The Brennan Center for Justice has just released “Improving Judicial Diversity,” a report that closely inspects the judicial appointive systems of 10 states. The study reveals a disturbing lack of diversity on state benches, both in judicial selection and election systems, and offers ways to improve judicial nominating commissions to properly reflect our nation’s diverse citizenry.
The report notes:
The United States is more diverse than ever, but its state judges are not. While we recognize that citizens are entitled to a jury of their peers who will be drawn from a pool that reflects the surrounding community, Americans who enter the courtroom often face a predictable presence on the bench: a white male…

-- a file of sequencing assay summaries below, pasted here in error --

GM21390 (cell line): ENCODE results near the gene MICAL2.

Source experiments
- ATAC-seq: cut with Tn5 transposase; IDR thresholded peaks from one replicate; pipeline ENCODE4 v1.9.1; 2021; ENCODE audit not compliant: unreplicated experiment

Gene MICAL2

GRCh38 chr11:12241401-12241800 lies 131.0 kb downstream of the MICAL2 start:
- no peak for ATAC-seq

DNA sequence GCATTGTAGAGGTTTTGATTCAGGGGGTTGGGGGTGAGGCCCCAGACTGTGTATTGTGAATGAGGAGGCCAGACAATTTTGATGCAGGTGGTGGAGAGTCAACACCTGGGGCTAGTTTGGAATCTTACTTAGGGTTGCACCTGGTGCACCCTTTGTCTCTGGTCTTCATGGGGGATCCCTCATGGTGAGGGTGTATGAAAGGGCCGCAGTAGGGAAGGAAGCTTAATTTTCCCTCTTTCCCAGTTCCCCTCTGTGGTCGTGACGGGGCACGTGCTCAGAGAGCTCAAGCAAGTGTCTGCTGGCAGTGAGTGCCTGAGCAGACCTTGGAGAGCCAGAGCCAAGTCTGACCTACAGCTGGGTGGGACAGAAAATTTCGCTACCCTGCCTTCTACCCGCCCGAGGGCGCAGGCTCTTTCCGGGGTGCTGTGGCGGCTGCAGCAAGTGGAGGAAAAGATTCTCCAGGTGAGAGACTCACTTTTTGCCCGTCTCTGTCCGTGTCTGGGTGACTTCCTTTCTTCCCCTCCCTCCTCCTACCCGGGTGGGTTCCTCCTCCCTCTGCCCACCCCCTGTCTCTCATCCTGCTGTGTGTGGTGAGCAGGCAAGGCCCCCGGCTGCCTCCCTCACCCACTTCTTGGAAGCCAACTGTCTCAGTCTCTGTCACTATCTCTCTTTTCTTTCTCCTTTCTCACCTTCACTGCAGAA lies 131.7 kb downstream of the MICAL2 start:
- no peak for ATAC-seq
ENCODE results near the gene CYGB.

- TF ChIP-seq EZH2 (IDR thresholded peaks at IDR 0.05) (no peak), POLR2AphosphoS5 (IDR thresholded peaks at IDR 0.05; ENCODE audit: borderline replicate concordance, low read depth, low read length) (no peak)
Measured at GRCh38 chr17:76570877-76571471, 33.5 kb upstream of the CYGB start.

Unfortunately, studies show that both merit selection systems and judicial elections are equally challenged when it comes to creating diversity…
The problem is clear: even after years of women and minorities making strides in the legal profession, white men continue to hold a disproportionate share of judicial seats compared with their share of the general population. The question of why this pattern persists does not have an easy answer; the dynamic is created by the intersection of a number of complex factors.
But it is a situation we can fix.
Michael Waldman, Executive Director for the Brennan Center, expresses this same sense of hope in the report’s foreword: “Whether judges are appointed or elected, we have far to go… [But we] have a rare opportunity at this moment to make the administration of justice more inclusive, more effective, and more just.”
To see the full “Improving Judicial Diversity” report, click here.